Sen. Rand Paul's epic filibuster Wednesday garnered a swell of support, both from fellow Republicans on the Senate floor, and online among his base of grassroots libertarians.
But at least two of his colleagues weren't so impressed.
"All I can say is that I don't think that what happened yesterday is helpful to the American people," Sen. John McCain, R-Ariz., said on the Senate floor. McCain, along with fellow Republican Sen. Lindsey Graham, were skeptical of Paul's claim that the Obama administration was dodging the question of whether or not Americans could be killed by drones within the United States.
During his 13-hour filibuster, Paul cited actress Jane Fonda, who notoriously protested against the Vietnam War in the 1970s.
"No one will ever forget Jane Fonda swiveling around in North Vietnamese armored guns, and it was despicable. And it's one thing if you're going to try her for treason, but are you just going to drop a drone hellfire missile on Jane Fonda?" Paul asked during his marathon session.
McCain, who admitted Fonda wasn't his "favorite American," wasn't thrilled with Paul's argument.
"Somehow to allege that the United States of America -- our government -- will drop a drone hellfire missile on Jane Fonda, that that brings the conversation from a serious discussion about U.S. policy to the realm of the ridiculous," the Arizona Republican sniped.
Graham, a close ally of McCain's in the Senate, wondered why Paul and other Republicans were just now asking questions about the American drone program.
"To my Republican colleagues, I don't remember any of you coming down here suggesting that President Bush was going to kill anybody with a drone," Graham said. During his filibuster, which lasted until early Thursday, Paul was joined by a throng of GOP lawmakers, including Sen. Ted Cruz of Texas, Mike Lee of Utah, Jerry Moran of Kansas, Marco Rubio of Florida, Saxby Chambliss of Georgia, John Cornyn of Texas, John Barrasso of Wyoming, John Thune of South Dakota, and Pat Toomey of Pennsylvania.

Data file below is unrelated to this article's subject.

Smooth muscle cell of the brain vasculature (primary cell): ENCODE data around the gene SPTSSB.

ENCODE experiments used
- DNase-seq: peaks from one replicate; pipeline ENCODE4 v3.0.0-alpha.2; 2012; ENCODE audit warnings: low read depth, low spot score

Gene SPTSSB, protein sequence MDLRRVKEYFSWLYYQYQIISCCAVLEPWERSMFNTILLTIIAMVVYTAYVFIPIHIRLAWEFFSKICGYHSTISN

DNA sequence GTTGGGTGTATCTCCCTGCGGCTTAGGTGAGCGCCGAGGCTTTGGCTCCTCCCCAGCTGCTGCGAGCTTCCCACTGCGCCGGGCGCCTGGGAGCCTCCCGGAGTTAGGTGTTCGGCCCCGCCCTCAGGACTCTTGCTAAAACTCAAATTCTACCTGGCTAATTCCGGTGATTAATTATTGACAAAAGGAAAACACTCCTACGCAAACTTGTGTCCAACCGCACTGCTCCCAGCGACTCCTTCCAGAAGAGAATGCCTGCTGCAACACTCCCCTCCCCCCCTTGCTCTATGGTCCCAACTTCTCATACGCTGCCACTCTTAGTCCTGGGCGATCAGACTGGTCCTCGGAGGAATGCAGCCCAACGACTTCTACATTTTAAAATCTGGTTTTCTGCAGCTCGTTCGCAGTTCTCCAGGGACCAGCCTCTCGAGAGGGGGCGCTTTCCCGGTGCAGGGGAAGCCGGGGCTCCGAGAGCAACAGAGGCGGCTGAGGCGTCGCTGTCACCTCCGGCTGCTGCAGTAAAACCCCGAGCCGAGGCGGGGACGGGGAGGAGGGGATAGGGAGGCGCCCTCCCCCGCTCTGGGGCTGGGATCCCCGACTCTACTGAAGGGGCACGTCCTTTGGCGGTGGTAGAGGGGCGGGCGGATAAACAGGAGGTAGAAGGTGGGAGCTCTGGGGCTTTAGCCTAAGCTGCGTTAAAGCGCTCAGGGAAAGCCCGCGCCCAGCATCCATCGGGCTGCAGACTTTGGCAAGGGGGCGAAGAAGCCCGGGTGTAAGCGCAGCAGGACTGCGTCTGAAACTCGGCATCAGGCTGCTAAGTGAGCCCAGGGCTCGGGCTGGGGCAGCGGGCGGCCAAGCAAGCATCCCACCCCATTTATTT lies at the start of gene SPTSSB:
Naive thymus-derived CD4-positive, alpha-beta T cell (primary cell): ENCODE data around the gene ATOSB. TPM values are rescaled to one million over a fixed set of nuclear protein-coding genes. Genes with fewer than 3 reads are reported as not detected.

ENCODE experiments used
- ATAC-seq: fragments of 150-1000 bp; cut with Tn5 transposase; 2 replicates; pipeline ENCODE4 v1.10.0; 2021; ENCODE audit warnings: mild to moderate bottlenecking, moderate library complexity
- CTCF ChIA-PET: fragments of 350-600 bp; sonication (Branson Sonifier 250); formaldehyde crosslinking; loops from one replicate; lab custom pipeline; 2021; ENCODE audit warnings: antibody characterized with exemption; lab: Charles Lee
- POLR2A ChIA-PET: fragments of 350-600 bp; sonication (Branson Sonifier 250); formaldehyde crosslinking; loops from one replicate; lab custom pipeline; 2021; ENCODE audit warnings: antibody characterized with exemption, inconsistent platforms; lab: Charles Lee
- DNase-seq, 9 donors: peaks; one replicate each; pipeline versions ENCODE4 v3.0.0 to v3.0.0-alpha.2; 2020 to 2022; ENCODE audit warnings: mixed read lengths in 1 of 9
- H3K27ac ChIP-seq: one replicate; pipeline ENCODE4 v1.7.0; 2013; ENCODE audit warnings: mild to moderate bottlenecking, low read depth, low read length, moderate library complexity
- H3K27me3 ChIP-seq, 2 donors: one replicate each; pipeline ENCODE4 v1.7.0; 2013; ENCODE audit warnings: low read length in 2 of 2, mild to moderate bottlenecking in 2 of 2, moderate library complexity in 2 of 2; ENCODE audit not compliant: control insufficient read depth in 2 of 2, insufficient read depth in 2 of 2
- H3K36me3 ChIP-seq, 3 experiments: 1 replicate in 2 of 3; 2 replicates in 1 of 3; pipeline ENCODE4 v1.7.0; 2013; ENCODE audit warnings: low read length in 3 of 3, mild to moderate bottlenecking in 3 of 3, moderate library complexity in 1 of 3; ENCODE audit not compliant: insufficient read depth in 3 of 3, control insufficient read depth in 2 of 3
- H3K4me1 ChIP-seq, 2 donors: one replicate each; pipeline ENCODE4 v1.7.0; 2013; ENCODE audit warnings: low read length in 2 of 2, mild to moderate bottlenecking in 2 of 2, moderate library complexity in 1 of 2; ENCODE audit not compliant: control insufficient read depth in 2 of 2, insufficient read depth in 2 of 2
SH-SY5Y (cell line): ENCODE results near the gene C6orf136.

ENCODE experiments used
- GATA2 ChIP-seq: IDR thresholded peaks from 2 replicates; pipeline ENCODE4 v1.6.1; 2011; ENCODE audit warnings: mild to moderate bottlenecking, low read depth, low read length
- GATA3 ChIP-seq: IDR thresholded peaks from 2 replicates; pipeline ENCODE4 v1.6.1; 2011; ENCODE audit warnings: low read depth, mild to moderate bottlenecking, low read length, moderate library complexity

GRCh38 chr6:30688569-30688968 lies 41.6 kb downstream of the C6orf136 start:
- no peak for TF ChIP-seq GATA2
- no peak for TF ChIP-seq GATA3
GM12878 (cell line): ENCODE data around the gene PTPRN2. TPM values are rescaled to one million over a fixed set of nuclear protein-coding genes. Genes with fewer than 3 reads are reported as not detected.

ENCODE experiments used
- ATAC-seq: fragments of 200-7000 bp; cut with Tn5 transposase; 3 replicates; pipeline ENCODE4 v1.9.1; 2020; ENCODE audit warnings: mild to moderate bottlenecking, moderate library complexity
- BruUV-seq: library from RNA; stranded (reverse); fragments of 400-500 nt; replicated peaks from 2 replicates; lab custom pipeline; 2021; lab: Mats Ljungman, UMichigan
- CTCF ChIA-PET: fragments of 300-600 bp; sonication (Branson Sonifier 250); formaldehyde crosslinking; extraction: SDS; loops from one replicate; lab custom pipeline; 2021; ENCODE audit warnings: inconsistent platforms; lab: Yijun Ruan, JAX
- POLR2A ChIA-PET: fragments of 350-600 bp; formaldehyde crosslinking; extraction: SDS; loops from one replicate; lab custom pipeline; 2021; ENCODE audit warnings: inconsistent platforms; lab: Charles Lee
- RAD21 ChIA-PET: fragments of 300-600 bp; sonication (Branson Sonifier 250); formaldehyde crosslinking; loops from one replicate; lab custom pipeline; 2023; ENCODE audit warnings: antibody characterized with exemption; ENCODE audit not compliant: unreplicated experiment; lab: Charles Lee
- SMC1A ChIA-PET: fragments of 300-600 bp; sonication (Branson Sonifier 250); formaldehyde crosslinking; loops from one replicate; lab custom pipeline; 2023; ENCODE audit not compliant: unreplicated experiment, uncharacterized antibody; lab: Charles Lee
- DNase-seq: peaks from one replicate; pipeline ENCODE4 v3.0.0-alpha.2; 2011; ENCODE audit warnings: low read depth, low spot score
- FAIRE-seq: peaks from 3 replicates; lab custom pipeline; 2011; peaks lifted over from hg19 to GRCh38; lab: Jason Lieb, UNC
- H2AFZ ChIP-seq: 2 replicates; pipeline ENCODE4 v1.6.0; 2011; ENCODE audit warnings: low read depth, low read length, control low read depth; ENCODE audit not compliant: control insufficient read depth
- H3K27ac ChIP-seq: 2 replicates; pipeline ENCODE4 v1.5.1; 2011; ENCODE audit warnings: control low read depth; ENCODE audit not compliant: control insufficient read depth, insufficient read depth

Sen. Ron Wyden, an Oregon Democrat, also spoke during the filibuster.
Graham, speaking on the Senate floor, couldn't recall any vocal opposition to former President Bush's use of drones.
"They had a drone program back then. So what is it all of a sudden that this drone program has gotten every Republican so spun up? What are we up to here?"
Graham and McCain were joined in their criticism Thursday by the right-leaning editorial page of the Wall Street Journal, which urged Paul to "calm down."
"The U.S. government cannot randomly target American citizens on U.S. soil or anywhere else," the paper's editorial read.
"The Wall Street Journal is right on a lot of issues and they're wrong on this issue," Paul responded in an exclusive interview with CNN chief congressional correspondent Dana Bash. "The problem is if I call you an enemy combatant, how do we know if you are or aren't? That's just me calling you and accusing you of a crime."
"Should there be enough power by any politician, Republican or Democrat, to just say you're an enemy combatant and a hellfire missile drops on your house?" he asked. "That's what they're saying. With every fiber of my body, I believe that's unjust and unconstitutional."